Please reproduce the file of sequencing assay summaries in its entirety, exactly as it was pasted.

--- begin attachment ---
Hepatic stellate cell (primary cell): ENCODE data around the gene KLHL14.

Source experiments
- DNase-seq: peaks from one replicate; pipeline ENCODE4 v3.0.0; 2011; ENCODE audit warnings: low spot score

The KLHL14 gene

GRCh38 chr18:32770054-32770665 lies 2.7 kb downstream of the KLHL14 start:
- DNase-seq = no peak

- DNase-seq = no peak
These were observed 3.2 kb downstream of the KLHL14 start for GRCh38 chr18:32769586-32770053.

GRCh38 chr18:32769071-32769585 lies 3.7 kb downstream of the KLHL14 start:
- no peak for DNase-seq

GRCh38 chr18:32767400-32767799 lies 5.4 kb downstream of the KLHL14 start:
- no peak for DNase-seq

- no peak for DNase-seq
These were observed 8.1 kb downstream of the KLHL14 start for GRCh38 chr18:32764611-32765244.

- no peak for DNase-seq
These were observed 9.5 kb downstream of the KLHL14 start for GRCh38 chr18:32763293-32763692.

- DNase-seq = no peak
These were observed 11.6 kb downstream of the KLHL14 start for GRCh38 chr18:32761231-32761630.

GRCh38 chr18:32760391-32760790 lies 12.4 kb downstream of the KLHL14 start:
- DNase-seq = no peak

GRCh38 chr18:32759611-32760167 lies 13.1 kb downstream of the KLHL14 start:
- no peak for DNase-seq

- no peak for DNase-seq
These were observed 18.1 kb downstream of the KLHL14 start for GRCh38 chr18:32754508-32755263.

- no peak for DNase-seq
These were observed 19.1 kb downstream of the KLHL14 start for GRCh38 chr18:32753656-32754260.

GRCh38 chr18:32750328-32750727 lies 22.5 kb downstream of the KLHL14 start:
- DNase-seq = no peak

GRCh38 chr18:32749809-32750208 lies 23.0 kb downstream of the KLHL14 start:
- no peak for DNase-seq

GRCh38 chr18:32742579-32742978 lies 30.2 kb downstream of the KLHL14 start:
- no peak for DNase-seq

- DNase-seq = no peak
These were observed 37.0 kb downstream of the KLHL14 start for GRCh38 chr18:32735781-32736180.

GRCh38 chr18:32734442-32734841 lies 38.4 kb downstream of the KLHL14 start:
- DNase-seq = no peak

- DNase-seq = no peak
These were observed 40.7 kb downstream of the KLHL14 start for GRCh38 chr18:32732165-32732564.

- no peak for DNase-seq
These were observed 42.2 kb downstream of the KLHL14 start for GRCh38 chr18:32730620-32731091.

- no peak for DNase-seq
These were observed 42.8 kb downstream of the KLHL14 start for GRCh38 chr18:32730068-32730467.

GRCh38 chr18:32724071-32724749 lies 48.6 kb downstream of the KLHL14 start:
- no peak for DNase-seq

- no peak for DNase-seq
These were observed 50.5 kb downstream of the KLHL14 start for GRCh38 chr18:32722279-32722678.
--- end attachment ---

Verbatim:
Hepatic stellate cell (primary cell): ENCODE data around the gene KLHL14.

Source experiments
- DNase-seq: peaks from one replicate; pipeline ENCODE4 v3.0.0; 2011; ENCODE audit warnings: low spot score

The KLHL14 gene

GRCh38 chr18:32770054-32770665 lies 2.7 kb downstream of the KLHL14 start:
- DNase-seq = no peak

- DNase-seq = no peak
These were observed 3.2 kb downstream of the KLHL14 start for GRCh38 chr18:32769586-32770053.

GRCh38 chr18:32769071-32769585 lies 3.7 kb downstream of the KLHL14 start:
- no peak for DNase-seq

GRCh38 chr18:32767400-32767799 lies 5.4 kb downstream of the KLHL14 start:
- no peak for DNase-seq

- no peak for DNase-seq
These were observed 8.1 kb downstream of the KLHL14 start for GRCh38 chr18:32764611-32765244.

- no peak for DNase-seq
These were observed 9.5 kb downstream of the KLHL14 start for GRCh38 chr18:32763293-32763692.

- DNase-seq = no peak
These were observed 11.6 kb downstream of the KLHL14 start for GRCh38 chr18:32761231-32761630.

GRCh38 chr18:32760391-32760790 lies 12.4 kb downstream of the KLHL14 start:
- DNase-seq = no peak

GRCh38 chr18:32759611-32760167 lies 13.1 kb downstream of the KLHL14 start:
- no peak for DNase-seq

- no peak for DNase-seq
These were observed 18.1 kb downstream of the KLHL14 start for GRCh38 chr18:32754508-32755263.

- no peak for DNase-seq
These were observed 19.1 kb downstream of the KLHL14 start for GRCh38 chr18:32753656-32754260.

GRCh38 chr18:32750328-32750727 lies 22.5 kb downstream of the KLHL14 start:
- DNase-seq = no peak

GRCh38 chr18:32749809-32750208 lies 23.0 kb downstream of the KLHL14 start:
- no peak for DNase-seq

GRCh38 chr18:32742579-32742978 lies 30.2 kb downstream of the KLHL14 start:
- no peak for DNase-seq

- DNase-seq = no peak
These were observed 37.0 kb downstream of the KLHL14 start for GRCh38 chr18:32735781-32736180.

GRCh38 chr18:32734442-32734841 lies 38.4 kb downstream of the KLHL14 start:
- DNase-seq = no peak

- DNase-seq = no peak
These were observed 40.7 kb downstream of the KLHL14 start for GRCh38 chr18:32732165-32732564.

- no peak for DNase-seq
These were observed 42.2 kb downstream of the KLHL14 start for GRCh38 chr18:32730620-32731091.

- no peak for DNase-seq
These were observed 42.8 kb downstream of the KLHL14 start for GRCh38 chr18:32730068-32730467.

GRCh38 chr18:32724071-32724749 lies 48.6 kb downstream of the KLHL14 start:
- no peak for DNase-seq

- no peak for DNase-seq
These were observed 50.5 kb downstream of the KLHL14 start for GRCh38 chr18:32722279-32722678.